beginning. i think people are using labels that are not in the interests of what we are doing. >> i think one of the reasons is in fact that the person injured the police officers the reason he was found is that there were people in the community that stepped up and said this is a person responsible. does that surprise you that it was the community that stepped up. >> no people remained focused on justice. doesn't mean that it stops. i would challenge you. protesters are part of the community. they are not two separate things. >> i didn't imply such. >> okay. >> okay. >> just to clear it up. >> okay. so what next in. >> the protests will continue i'm happy we have got through the period and we are in a space to learn about the motives it shooter, and resume what we do
which is combatting police brutality, we have not seen justice, we have the six resignations. the two high profile, being the town manager and the police chief. they had year severence packages hopefully to disband the police department a host of other important things finding fees that we press for. today is the 219th day of protest. i don't think it will stop soon. >> thank you for your insight. appreciate it tuesday is election day in israel, with a day left to campaign, the outcome is too close to call. the latest polls puts binyamin netanyahu's bid in serious jeopardy. his likud party trails the zionist union. the campaign trial brought him to tel aviv for a get out to vote rally. an effort to unseat binyamin
netanyahu, led by this man, isaac herzog who visited the western wall today. he will likely become the next prime minister if the prime minister wins more seats in the knesset than the likud party. this is watched closely by many inside and outside israel. we have more from imtiaz tyab. >> binyamin netanyahu has been trailling in the polls behind his nearest rival, isaac herzog who lead the dispionnist movement -- zionist movement camp. he's concerned. he wants a last election bump which is why many say he's come here. it's a bit too hard to say as to whether he'll get it. the people are commit to their cause, saying whatever happens in the election no land will be ceded to the palestinians. the people's view here is clear the anti-likud coalition is made from different groups with different motives.
for the election they have been working together like never before. al jazeera's dana lewis is live in jerusalem. >> hi half of israel's arabs live under the poverty line. they feel marginalized they are not treated as equal citizens despite the fact they represent 20% of israel's total population of 8 million. what has changed is for one of the first times they unified under a party list. if you look at some of the pre-election polling. if the numbers are true it may have a much bigger voice when the votes are tallied on tuesday night. >> reporter: at hebrew university in jerusalem. arab israelis are mobilizing like never before. this is one of many activists telling voters who make up 20% of the population you have to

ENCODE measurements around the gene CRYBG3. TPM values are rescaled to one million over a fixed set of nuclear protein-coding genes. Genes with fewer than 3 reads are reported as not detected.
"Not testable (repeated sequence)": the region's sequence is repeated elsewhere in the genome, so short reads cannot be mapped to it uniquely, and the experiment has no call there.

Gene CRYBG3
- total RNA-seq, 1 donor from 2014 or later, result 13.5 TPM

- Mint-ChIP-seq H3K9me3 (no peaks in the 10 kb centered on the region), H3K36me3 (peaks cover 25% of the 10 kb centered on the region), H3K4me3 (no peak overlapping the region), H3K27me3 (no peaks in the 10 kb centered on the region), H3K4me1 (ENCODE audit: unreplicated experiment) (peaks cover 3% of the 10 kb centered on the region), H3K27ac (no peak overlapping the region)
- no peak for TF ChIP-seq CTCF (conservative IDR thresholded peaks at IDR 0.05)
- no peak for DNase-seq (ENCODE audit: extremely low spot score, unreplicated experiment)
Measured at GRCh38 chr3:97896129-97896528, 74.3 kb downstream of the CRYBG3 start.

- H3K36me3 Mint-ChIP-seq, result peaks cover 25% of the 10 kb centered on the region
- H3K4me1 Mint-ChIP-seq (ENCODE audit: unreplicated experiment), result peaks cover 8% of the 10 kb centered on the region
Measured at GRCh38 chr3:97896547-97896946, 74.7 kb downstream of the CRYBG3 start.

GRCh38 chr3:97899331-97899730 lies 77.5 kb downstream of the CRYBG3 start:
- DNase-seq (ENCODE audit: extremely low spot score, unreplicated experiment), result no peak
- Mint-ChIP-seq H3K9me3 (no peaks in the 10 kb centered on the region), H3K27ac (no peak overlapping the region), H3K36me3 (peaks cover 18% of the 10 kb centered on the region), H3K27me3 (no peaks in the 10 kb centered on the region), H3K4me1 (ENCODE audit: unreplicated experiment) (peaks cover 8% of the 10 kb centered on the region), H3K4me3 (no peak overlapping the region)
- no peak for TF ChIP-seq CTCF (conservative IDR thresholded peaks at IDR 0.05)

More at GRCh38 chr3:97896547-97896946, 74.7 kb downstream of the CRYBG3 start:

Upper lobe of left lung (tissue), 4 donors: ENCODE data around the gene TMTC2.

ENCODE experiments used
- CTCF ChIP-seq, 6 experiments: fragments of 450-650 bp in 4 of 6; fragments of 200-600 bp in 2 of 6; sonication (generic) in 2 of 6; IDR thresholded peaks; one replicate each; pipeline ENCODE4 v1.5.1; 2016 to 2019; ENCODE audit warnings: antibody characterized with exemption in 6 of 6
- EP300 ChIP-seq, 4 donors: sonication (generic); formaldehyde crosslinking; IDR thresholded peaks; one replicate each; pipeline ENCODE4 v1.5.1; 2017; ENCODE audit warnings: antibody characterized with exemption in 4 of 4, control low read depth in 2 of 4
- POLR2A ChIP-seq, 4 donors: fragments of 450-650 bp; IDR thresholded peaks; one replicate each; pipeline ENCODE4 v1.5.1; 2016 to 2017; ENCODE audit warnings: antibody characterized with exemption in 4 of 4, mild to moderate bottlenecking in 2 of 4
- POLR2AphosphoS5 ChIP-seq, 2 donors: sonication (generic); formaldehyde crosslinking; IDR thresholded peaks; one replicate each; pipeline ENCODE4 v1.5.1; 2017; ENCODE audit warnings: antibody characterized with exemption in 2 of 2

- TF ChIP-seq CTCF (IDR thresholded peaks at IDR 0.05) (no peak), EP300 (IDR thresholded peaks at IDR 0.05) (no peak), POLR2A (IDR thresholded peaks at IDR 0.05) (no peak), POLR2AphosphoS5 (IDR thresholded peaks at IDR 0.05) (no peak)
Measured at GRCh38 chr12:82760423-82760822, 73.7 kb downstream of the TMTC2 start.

make your voice heard, don't stay home. he explains four of the arab parties ignited under one list. >> we have shoot for 15 and have expectationing. >> what is different? >> a lot. >> using social media to get the word out. it's expected voter turn out to be higher. student activism has been intense, and the end in confrontation with security forces. it seems to get traction. first elected in 1999, it's predicted more than a 60% turn out. >> we decided to react to the demand in the streets. unite. you should unite. >> and accomplish what? >> one voice, strong and influential. we want the citizen in the
street wants to us have more influence on the decision-making process. >> not every student agrees with participating in elections in which minority parties are never invited in the coalition government. >> it's easy to see. what are you talking about. >> we have a zionist parliament. we have laws made the bills we make in our own parliament. we have arabs who claim their rights, talk about their rights they have freedom of expression speech, everything. what are we talking about, it's not real it's an illusion i cannot contribute to this illusion. >> in this election, more and more seem willing to participate. believing they will emerge with a more powerful voice. >> i think they can do something at last. when they are united together all the parties together all the arab parties together they can make a step forward easier